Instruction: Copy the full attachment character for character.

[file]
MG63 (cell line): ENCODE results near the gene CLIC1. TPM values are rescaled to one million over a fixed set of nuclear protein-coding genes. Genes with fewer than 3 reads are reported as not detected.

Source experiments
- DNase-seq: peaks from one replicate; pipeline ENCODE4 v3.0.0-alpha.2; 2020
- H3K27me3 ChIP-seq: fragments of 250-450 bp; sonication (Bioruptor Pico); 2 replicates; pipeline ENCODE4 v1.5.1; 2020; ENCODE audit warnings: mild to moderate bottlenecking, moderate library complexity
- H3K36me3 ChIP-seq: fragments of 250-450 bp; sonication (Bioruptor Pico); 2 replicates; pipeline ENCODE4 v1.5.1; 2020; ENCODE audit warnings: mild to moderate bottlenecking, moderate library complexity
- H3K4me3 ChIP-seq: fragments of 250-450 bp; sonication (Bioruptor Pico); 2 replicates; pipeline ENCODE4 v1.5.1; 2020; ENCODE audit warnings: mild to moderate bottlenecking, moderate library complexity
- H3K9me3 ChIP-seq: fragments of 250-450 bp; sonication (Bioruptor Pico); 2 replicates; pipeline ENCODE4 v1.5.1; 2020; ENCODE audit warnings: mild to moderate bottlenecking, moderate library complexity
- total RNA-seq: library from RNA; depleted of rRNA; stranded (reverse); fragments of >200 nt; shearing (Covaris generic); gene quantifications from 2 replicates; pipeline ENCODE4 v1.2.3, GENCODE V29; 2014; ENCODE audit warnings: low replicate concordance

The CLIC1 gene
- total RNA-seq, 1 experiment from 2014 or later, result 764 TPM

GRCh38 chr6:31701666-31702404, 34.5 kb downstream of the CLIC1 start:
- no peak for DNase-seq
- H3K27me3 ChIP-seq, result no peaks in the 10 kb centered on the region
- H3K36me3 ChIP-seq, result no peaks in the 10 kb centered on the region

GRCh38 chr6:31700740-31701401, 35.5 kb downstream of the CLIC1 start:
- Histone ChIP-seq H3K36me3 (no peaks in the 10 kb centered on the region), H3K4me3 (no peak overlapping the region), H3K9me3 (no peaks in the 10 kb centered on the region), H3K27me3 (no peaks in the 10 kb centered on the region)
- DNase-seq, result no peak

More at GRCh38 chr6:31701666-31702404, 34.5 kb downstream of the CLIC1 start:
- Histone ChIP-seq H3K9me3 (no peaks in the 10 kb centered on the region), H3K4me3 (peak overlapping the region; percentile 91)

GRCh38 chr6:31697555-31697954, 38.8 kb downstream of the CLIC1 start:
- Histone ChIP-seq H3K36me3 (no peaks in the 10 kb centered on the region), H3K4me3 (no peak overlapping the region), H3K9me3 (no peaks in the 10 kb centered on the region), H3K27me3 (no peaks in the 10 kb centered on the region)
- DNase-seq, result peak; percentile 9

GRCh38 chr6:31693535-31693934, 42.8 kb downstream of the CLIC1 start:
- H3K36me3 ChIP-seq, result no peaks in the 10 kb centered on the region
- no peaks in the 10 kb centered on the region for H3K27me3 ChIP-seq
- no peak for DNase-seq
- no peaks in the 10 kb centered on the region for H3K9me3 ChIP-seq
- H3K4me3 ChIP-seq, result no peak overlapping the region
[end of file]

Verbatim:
MG63 (cell line): ENCODE results near the gene CLIC1. TPM values are rescaled to one million over a fixed set of nuclear protein-coding genes. Genes with fewer than 3 reads are reported as not detected.

Source experiments
- DNase-seq: peaks from one replicate; pipeline ENCODE4 v3.0.0-alpha.2; 2020
- H3K27me3 ChIP-seq: fragments of 250-450 bp; sonication (Bioruptor Pico); 2 replicates; pipeline ENCODE4 v1.5.1; 2020; ENCODE audit warnings: mild to moderate bottlenecking, moderate library complexity
- H3K36me3 ChIP-seq: fragments of 250-450 bp; sonication (Bioruptor Pico); 2 replicates; pipeline ENCODE4 v1.5.1; 2020; ENCODE audit warnings: mild to moderate bottlenecking, moderate library complexity
- H3K4me3 ChIP-seq: fragments of 250-450 bp; sonication (Bioruptor Pico); 2 replicates; pipeline ENCODE4 v1.5.1; 2020; ENCODE audit warnings: mild to moderate bottlenecking, moderate library complexity
- H3K9me3 ChIP-seq: fragments of 250-450 bp; sonication (Bioruptor Pico); 2 replicates; pipeline ENCODE4 v1.5.1; 2020; ENCODE audit warnings: mild to moderate bottlenecking, moderate library complexity
- total RNA-seq: library from RNA; depleted of rRNA; stranded (reverse); fragments of >200 nt; shearing (Covaris generic); gene quantifications from 2 replicates; pipeline ENCODE4 v1.2.3, GENCODE V29; 2014; ENCODE audit warnings: low replicate concordance

The CLIC1 gene
- total RNA-seq, 1 experiment from 2014 or later, result 764 TPM

GRCh38 chr6:31701666-31702404, 34.5 kb downstream of the CLIC1 start:
- no peak for DNase-seq
- H3K27me3 ChIP-seq, result no peaks in the 10 kb centered on the region
- H3K36me3 ChIP-seq, result no peaks in the 10 kb centered on the region

GRCh38 chr6:31700740-31701401, 35.5 kb downstream of the CLIC1 start:
- Histone ChIP-seq H3K36me3 (no peaks in the 10 kb centered on the region), H3K4me3 (no peak overlapping the region), H3K9me3 (no peaks in the 10 kb centered on the region), H3K27me3 (no peaks in the 10 kb centered on the region)
- DNase-seq, result no peak

More at GRCh38 chr6:31701666-31702404, 34.5 kb downstream of the CLIC1 start:
- Histone ChIP-seq H3K9me3 (no peaks in the 10 kb centered on the region), H3K4me3 (peak overlapping the region; percentile 91)

GRCh38 chr6:31697555-31697954, 38.8 kb downstream of the CLIC1 start:
- Histone ChIP-seq H3K36me3 (no peaks in the 10 kb centered on the region), H3K4me3 (no peak overlapping the region), H3K9me3 (no peaks in the 10 kb centered on the region), H3K27me3 (no peaks in the 10 kb centered on the region)
- DNase-seq, result peak; percentile 9

GRCh38 chr6:31693535-31693934, 42.8 kb downstream of the CLIC1 start:
- H3K36me3 ChIP-seq, result no peaks in the 10 kb centered on the region
- no peaks in the 10 kb centered on the region for H3K27me3 ChIP-seq
- no peak for DNase-seq
- no peaks in the 10 kb centered on the region for H3K9me3 ChIP-seq
- H3K4me3 ChIP-seq, result no peak overlapping the region